Study sheds light on mechanisms that prevent autoimmune attack

Researchers at the Georgia Institute of Technology have made new discoveries about the cellular mechanisms underlying the elimination of dangerously developing immune cells that may cause autoimmune disease.

© Meletios Verras/Shutterstock.com

The mechanisms work by making aggressively developing cells called thymocytes commit suicide to stop them attacking the body, whilst maintaining normally developing thymocytes that mature into the T cells that fight off infection and cancer.

Although the mechanisms are tied in with biochemical processes, they also function mechanically, grasping, tugging and clumping, say the study authors.

"Experiments where the proteins are isolated and used in chemical reactions in vitro miss this force dynamic. Before our work, force was not considered as a factor in thymocyte selection and now it is,” explains study leader Cheng Zhu.

Thymocytes are made in the bone marrow and then move into the thymus, where they undergo a series of selection tests that cause them to commit cell suicide if any one test is failed. Passing the tests means thymocytes mature into the T cells that protect the body.

One of the tests checks that T cell receptors (TCRs) present on the thymocyte membrane are correctly formed and able to recognize self-antigens. Another test, referred to as negative selection, checks that the TCRs do not respond to self-antigens too aggressively. Together, these two checks ensure that TCRs tolerate self- but not enemy antigens.

In negative selection, self-antigens present on the membrane of other cells interact with the TCRs, which determines whether the thymocyte dies or matures.

Studying the forces involved in those interactions revealed a two-handed grip and tug mechanism.

If the first hand − the TCR − overreacts to the self-antigen, a second hand within the TCR called CD8 acts as a lever, coming in from the side to connect to important mechanisms within the thymocyte.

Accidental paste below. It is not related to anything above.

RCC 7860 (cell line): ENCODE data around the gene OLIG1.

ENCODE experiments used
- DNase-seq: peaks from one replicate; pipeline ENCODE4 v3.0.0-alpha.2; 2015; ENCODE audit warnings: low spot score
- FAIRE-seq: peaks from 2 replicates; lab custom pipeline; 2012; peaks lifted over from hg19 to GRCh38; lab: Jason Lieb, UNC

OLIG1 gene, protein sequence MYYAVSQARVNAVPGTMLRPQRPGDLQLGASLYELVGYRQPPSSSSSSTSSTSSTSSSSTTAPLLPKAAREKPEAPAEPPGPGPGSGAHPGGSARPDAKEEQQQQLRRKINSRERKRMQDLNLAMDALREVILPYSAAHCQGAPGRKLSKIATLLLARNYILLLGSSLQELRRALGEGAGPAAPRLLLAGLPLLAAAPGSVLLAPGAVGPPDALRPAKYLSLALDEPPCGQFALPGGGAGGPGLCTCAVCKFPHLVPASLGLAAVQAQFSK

As reported in the journal Nature Immunology, the two-handed mechanism markedly resisted the force that would usually break the grip between the TCR and self-antigen, thereby increasing the duration of the interaction. This extended grip resulted in signals being sent to the thymocyte to self-destruct.

That's the study's elegant finding... That the force is significant for the selection to work."

Cheng Zhu, Regents Professor, Wallace H. Coulter Department of Biomedical Engineering, Georgia Tech and Emory University.

Understanding the selection mechanisms that prevent immune cells from damaging healthy tissue, whilst fighting infection and cancer could one day lead to the development of new immune-regulating treatments.

Sally Robertson

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Sally Robertson

Sally graduated from Greenwich University with a first-class honours degree in Biomedical Science. After five years working in the scientific publishing sector, Sally developed an interest in medical journalism and copywriting and went on to pursue this on a freelance basis. In her spare time Sally enjoys cross-country biking and walking, tennis and crosswords.

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